ICRW Hosts Panelist Discussion on Girls’ Empowerment and Child Marriage

Article Date

12 September 2014

Article Author

Jenna Bushnell

Media Contact

Anne McPherson

Vice President, Global Communications email [email protected]

On Friday, ICRW hosted an event to highlight the findings from a brand new report, “More Power To Her: How Empowering Girls Can Help End Child Marriage,” which looks at programs from CARE, BRAC, Save the Children and Pathfinder International that used girls’ empowerment as a way to improve the lives of adolescents girls who were susceptible to, or already in a marriage.

Following welcome remarks from ICRW President Sarah Degnan Kambou and a presentation of ICRW’s findings by Senior Gender and Youth Specialist Ann Warner, program experts from the implementing organizations offered insights into best practices to end child marriage and articulated what still needs to be done during a lively panel discussion. 

The panelists were Doris Bartel, Senior Director of Gender and Empowerment at CARE Stacey Clark, Program Manager and CFO at BRAC USA Patrick Crump, Associate Vice President of Program Quality and Impact at Save the Children and Mathew Joseph Country Representative – India at Pathfinder International. They explained how their respective programs were able to encourage girls to reach their potential and reiterated to the importance of providing girls with social support, information, and skills training necessary to ensure they have the ability to advocate for themselves.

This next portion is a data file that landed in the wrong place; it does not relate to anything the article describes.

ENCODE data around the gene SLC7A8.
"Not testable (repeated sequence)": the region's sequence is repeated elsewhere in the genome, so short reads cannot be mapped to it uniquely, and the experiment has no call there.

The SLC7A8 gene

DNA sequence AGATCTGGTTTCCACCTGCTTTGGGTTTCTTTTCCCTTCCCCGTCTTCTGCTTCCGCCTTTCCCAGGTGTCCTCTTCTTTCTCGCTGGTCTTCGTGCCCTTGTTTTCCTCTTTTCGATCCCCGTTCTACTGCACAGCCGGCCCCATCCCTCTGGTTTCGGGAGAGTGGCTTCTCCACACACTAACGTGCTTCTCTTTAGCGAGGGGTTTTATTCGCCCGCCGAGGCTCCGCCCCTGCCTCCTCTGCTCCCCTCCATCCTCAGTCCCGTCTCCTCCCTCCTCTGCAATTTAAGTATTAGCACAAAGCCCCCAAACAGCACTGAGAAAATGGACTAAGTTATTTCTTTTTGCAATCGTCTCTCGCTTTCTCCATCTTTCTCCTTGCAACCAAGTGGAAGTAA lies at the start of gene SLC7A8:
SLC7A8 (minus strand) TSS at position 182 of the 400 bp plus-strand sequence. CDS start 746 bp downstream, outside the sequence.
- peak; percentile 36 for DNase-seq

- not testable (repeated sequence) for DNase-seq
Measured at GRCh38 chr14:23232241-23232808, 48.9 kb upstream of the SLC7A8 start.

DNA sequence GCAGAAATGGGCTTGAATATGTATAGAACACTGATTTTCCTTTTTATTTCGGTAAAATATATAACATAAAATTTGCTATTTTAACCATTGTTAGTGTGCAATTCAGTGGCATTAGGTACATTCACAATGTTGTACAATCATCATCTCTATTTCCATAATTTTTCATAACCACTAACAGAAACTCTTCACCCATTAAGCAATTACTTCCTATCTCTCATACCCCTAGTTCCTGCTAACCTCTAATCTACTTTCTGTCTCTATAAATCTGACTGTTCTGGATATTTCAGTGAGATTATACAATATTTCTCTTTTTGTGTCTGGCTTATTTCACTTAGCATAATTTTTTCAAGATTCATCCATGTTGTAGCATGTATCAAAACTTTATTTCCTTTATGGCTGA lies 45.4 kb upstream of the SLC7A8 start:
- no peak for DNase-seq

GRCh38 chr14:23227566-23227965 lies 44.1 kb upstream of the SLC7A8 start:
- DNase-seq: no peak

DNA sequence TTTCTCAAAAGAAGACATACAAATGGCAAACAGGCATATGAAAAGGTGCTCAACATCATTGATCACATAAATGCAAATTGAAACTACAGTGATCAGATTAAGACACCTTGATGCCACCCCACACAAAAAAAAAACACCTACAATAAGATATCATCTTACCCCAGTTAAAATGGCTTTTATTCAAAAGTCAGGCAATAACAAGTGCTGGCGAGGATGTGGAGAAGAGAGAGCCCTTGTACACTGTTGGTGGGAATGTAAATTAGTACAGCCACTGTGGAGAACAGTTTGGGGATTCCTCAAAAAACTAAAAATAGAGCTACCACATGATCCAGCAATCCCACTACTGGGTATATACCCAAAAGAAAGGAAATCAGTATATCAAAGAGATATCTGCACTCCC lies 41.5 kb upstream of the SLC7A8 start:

The discussion also touched on the limitations of focusing solely on girls’ empowerment when creating initiatives meant to eradicate child marriage. In order for programs to be successful, community members, local and national governments, and individual families need to be a part of the conversation about ending child marriage, our panelists noted. Still, these programs represent an important starting point for creating frameworks that make the wellbeing of adolescent girls a development priority. Looking forward to the Post-2015 development agenda, the potential of these girls – if given the opportunity to succeed – demonstrates that addressing their needs could have profoundly positive effects on global progress.

Lively debate about how we can best empower girls and end child marriage continued online as audience members and twitter participants used the hashtag #MorePower2Her to share their thoughts on practices to end child marriage. Check out this stream below to see what people were talking about during the event: